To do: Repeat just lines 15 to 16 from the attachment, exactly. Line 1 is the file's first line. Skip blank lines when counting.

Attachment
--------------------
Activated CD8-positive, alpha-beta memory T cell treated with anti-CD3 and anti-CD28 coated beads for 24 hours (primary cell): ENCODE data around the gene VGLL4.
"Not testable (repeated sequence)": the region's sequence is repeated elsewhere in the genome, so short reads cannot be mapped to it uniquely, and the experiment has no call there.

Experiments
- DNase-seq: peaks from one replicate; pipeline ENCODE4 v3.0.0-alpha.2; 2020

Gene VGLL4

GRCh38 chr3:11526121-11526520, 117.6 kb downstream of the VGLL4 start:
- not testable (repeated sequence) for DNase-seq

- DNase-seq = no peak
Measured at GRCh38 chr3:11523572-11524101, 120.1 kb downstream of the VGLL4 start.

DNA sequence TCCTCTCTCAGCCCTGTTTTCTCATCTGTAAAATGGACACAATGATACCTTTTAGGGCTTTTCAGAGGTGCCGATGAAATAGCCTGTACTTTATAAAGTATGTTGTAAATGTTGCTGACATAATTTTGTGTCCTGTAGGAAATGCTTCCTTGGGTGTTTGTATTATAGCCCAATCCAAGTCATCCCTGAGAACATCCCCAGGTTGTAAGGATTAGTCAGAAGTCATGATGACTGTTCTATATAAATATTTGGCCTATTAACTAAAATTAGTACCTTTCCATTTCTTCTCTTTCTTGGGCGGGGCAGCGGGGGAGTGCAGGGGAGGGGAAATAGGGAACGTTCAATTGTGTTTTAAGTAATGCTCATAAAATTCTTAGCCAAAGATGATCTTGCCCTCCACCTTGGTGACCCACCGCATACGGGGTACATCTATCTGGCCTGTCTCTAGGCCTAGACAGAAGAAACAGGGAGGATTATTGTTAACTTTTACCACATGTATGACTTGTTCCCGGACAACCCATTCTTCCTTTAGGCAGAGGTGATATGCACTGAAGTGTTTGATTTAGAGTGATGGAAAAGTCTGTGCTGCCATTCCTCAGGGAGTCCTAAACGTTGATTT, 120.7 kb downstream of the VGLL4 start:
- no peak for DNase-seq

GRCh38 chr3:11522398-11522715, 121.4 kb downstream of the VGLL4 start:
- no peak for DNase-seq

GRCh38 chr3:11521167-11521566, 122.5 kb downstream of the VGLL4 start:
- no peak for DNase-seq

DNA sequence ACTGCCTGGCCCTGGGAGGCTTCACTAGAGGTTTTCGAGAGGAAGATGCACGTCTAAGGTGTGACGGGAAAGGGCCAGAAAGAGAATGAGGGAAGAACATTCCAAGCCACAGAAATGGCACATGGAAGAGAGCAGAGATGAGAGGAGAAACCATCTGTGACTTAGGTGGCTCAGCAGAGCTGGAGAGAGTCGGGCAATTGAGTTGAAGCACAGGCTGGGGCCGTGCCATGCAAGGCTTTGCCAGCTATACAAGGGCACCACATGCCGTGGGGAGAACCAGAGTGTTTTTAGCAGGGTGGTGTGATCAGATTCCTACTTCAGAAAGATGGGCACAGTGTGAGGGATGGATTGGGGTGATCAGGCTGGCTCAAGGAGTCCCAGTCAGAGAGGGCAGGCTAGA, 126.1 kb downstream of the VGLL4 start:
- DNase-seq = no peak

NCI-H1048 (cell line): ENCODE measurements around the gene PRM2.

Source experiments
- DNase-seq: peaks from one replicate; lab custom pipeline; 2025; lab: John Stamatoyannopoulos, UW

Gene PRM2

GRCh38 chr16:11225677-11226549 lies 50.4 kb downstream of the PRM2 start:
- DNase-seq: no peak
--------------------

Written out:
- no peak for DNase-seq

DNA sequence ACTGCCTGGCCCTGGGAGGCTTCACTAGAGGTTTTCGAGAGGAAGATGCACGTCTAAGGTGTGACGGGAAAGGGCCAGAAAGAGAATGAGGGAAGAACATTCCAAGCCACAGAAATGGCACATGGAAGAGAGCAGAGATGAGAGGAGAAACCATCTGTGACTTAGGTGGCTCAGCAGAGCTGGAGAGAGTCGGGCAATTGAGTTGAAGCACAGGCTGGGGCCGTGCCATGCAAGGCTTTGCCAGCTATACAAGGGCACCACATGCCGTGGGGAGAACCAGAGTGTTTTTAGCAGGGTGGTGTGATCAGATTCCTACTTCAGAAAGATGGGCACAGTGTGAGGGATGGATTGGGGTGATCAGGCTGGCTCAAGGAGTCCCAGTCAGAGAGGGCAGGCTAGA, 126.1 kb downstream of the VGLL4 start: